Rule #2: Proofread the book in a somewhat different manner each of the three times you go though it. If you are reading it silently the first time, read it aloud the second. If you are reading it in a goal-directed, short-term manner the first time, read it at your leisure on the second go around. The best method is to read it out loud to another person while that person follows along in the text. If one of you is reading from a computer monitor, have the other one read from a copy you have printed on junk paper. If you like to mark up the junk paper version with a red pen, do so. If you like to correct as you go in a Word document, do it that way on the second reading. Whatever floats your boat keeps it from being christened Titanic.
Rule #3: Don't never ever let your trusted assistant make any changes in the Word document. You and only you should make these alterations; that is, unkless you want to confuse yourself silly and widn up with errors you throught you fixed, but she said she fixed thm, and you assumed that you had the correct and lastest version of the document in your computer, but actually that was the one she threw in the trash when she said she thought you had the findal document version in you're comoputer. Whew! You got the message?
Rule #4: By all means, use whatever spelling and grammar checking program(s) you have, but keep in mind that Bill Gates doesn't know everything about writing the world's greatest novel and publishing it with iUniverse. Look carefully at the suggestions made by the computer programs, but make each final, small decision yourself.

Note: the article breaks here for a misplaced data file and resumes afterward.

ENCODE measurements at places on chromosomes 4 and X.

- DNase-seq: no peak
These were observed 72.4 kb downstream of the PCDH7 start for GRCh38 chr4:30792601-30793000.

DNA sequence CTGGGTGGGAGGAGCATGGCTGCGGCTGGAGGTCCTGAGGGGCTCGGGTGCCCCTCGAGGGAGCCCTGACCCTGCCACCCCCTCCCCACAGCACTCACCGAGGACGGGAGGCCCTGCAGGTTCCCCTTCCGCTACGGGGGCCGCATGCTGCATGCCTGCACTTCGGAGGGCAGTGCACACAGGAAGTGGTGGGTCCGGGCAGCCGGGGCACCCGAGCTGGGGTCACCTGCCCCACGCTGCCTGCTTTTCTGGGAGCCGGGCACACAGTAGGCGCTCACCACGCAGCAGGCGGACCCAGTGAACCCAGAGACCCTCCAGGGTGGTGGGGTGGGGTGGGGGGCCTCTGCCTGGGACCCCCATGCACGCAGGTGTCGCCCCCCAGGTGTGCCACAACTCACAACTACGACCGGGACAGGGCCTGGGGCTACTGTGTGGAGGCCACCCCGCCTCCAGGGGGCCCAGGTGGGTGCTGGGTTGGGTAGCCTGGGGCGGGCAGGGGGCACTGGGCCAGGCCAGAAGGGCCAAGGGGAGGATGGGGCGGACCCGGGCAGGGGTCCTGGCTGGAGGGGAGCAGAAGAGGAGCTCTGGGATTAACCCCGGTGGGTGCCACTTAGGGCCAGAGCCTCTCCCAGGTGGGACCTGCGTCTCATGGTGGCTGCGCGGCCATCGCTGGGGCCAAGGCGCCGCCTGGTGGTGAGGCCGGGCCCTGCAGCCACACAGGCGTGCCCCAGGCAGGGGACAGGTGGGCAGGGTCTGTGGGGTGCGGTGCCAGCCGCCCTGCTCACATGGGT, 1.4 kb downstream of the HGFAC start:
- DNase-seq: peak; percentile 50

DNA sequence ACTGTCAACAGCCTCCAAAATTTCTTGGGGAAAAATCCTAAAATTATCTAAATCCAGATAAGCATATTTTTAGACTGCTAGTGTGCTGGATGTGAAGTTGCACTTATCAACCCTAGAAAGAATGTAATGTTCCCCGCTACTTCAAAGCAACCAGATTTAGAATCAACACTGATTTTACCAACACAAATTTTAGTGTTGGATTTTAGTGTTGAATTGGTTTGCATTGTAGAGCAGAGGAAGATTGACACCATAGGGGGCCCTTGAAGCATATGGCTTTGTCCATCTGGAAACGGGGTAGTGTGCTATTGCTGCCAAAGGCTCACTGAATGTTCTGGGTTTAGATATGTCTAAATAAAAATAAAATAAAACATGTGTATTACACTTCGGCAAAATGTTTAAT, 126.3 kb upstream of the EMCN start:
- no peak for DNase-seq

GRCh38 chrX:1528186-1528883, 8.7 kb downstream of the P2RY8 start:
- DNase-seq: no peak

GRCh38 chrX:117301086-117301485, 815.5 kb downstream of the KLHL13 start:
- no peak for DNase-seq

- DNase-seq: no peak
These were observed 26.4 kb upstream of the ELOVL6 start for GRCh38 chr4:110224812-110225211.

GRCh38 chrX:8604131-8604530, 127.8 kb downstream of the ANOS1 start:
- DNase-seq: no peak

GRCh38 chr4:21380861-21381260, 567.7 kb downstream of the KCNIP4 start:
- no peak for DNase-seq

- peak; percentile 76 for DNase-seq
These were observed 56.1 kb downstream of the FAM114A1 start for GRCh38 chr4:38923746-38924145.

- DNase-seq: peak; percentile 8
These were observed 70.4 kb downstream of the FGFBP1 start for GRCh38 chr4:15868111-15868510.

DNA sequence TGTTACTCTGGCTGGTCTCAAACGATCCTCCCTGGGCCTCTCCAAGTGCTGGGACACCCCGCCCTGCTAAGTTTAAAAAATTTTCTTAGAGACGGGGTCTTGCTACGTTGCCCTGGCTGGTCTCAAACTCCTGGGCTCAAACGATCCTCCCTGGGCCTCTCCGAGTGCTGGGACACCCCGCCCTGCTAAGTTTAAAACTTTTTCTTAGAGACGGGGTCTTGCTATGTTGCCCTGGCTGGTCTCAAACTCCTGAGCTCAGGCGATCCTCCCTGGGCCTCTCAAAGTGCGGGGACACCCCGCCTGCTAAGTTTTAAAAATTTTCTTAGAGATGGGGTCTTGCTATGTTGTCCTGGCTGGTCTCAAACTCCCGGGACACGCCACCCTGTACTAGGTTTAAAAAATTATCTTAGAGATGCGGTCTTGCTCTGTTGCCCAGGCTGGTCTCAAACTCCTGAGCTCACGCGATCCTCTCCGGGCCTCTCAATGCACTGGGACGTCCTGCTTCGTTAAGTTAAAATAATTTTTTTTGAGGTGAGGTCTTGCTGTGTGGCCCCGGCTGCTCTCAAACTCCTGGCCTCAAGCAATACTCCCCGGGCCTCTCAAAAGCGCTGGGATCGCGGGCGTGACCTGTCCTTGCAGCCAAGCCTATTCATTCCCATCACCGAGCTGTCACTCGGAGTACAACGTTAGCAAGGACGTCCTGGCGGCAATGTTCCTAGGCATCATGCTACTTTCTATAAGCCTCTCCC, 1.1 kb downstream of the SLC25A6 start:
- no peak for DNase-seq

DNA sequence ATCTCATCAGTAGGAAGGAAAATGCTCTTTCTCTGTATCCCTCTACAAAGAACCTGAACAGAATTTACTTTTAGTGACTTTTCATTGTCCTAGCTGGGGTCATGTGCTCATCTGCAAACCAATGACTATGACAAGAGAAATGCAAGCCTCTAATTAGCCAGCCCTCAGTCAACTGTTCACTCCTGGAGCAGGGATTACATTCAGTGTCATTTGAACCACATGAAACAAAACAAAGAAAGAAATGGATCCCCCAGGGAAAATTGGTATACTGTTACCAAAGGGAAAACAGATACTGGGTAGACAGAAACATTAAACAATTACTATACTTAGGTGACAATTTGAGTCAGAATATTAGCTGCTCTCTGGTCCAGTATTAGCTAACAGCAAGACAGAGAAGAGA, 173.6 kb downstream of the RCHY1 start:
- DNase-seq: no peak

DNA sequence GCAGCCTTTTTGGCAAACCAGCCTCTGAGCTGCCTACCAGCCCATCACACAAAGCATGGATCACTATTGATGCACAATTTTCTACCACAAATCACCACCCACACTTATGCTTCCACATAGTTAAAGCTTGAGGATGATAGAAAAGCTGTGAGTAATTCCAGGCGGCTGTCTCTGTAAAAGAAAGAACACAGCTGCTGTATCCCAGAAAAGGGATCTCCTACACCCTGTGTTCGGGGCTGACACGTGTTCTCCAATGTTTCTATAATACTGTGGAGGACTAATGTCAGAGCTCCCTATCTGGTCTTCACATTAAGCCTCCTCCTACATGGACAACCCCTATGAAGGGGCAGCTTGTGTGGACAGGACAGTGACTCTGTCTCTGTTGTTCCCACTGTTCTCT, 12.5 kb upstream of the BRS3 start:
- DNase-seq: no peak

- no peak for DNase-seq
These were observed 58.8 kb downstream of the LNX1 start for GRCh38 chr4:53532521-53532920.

Rule #5: You are no longer in middle school. Don't be afraid to open a dictionary whenever you have a question. There are no smart alecks in the back row to laugh at your nerdy ignorance.
Rule #6: As I have stated many times previously, the most common mistake is the misplacement, omission, or repetition of the most common words.
Rule #7: Watch out for incorrectly changing tense. It happens to the best of us. It happens within paragraphs, and it even happens within sentences.
Rule #8: No matter how clever you think you are, none of your readers like plowing though any particular conceit, grammatical element, or any other cute twist of the English language if it is repeated too often in your book. A few examples are: italics, bold text, super-short and/or incomplete sentences, too-long sentences, and words or phrases that are simply repeated too often. A particular point to keep in mind is that the iUniverse printing system does not handle underlining well. Any word or phrase underlined in an iU book looks as if the underline is in bold and the word is in regular text. I recommend using underlining in an iU manuscript only in applications in which the underline is the only grammatically correct way to display the word or phrase.
Rule #9: Many sentence structures are not exactly incorrect, but they are what I call funky. These are the ones that Word will highlight as grammatically incorrect every time, but we all know that real Americans speak that way anyway. For example, you may have discovered that Word sometimes spits up sentences with a passive structure. If you have no personal objection, then by all means follow Word's orders and fix the funky sentence. In many cases, you may want the sentence to still do the funky chicken, and this is not necessarily wrong, just funky. Pay attention to Word, but use your own judgement, too.
Rule #10: Punctuation is the little engine that could funk up your whole project, so give it its due. Capitalize the right words and put the commas in all the right places, but none of the wrong ones. Use too many ...'s and I'll have to send you back up to #8! Punctuate your whole book as if you were addressing an email or searching for a URL. You know where a lost dot can take you in that department, don't you? Ignore #10... and we'll be saying; we've got the tail, where are the pins?